Unless you’re fortunate to live in a place where it feels like summer all year long, then the time will eventually come to stop pontoon boating. Yes, it’s a hard reality to face, but it’s also an inevitable one. The question becomes though, where can you keep your pontoon boat in the off-season? What are all of your pontoon boat storage options?

You have plenty of options for storing your pontoon boat during the offseason, including the following:

  • Using your own dock
  • Using a public dock
  • Keeping the boat in your garage
  • Renting space at a public storage facility

In this article, we’ll tell you everything you need to know about these boat storage options. We’ll talk about costs and what kind of work you should expect to do to keep your boat in tip-top condition. Finally, we’ll provide some storage tips for those going through the offseason for the first time.

Let’s begin.

Storing Your Pontoon Boat on Your Own Dock

Let’s say you have your very own dock. You could rent it or have even bought it outright, but either way, it’s yours. You now have a reliable place to keep your pontoon boat each and every winter.


Obviously, once you own a dock, you can do whatever you want with it (within reason). Thus, you don’t have to pay a cent to put your pontoon boat there all winter. That said, owned docks don’t come free. At some point, you will have plunked down a pretty significant sum to get your own piece of boating real estate.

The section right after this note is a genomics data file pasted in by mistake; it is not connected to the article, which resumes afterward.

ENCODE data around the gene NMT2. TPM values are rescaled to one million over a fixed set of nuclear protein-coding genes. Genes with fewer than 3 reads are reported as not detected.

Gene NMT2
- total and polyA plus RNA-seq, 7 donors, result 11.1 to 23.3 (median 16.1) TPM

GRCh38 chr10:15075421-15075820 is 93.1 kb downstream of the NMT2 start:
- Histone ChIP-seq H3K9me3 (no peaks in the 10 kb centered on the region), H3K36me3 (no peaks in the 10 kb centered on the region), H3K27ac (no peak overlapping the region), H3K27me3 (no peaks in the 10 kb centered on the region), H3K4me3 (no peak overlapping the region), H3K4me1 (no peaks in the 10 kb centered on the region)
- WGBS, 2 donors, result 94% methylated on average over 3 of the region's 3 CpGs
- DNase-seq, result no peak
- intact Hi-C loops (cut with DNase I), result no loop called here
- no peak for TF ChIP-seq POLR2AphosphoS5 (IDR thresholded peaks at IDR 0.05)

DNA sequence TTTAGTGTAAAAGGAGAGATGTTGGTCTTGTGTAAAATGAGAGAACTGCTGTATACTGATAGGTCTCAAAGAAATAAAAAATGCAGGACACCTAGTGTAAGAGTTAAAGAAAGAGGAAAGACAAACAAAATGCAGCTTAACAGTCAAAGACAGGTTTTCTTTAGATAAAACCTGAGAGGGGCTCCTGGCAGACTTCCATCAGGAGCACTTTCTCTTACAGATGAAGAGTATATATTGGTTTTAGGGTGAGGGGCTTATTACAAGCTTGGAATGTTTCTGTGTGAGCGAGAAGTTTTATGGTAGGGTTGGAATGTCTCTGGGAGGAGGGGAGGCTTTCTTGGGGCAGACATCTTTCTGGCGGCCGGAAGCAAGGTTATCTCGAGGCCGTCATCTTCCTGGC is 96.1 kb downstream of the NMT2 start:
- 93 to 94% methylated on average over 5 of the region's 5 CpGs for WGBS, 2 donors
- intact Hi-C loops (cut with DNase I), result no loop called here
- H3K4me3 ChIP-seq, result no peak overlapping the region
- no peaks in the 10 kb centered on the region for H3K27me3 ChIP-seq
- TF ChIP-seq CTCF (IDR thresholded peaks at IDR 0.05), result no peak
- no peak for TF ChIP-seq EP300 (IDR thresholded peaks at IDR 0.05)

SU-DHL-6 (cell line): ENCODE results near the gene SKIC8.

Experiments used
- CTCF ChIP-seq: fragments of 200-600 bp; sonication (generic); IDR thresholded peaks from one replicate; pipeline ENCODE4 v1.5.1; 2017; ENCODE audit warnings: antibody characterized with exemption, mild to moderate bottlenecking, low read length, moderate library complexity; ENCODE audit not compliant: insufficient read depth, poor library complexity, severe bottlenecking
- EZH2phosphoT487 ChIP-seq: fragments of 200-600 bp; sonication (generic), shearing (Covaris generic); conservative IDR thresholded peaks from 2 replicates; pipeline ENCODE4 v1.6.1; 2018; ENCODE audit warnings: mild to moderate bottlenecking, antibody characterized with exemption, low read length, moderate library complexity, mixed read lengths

Just how much? According to BoatUS Magazine, you could pay somewhere in the ballpark of $80,000 to $150,000 for a premium piece of boating space. Those are 2012 numbers, by the way, so the prices could have gone up since then.

Some marinas even have dockominiums, says BoatUS. These semi-marinas include a series of amenities you’ll love. Imagine having laundry facilities, electricity, Wi-Fi, cable, and marina access onsite. If you were to rent such a space, it’d cost you about $820 a month. BoatUS mentions that for 50 amps of electricity, you’d pay about $100 monthly. Then there’s the rental fees, a little over $700.

Want to just skip renting and buy a dockominum? Sure. That’ll cost ya about $47,200. At least.

Like with any major investment, you’re not putting down all your hard-earned money at once. You have mortgage fees to pay each month. Keep in mind this is on top of owning a house or apartment and probably a car as well. You need to make sure you can afford the bills you already have before tacking on what’s essentially a second mortgage.


The downside to owning a dock? You have to take care of it. If you rent your own dock, then assumedly, the company that lends the dock to you would do all the maintenance work. That’s just the maintenance for the dock, of course, not your boat.